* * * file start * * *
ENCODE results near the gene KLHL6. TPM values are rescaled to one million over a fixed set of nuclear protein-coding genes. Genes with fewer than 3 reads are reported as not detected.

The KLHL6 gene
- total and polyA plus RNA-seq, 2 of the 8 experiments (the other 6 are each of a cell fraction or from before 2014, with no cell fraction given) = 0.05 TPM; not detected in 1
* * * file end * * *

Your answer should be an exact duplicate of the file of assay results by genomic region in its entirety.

ENCODE results near the gene KLHL6. TPM values are rescaled to one million over a fixed set of nuclear protein-coding genes. Genes with fewer than 3 reads are reported as not detected.

The KLHL6 gene
- total and polyA plus RNA-seq, 2 of the 8 experiments (the other 6 are each of a cell fraction or from before 2014, with no cell fraction given) = 0.05 TPM; not detected in 1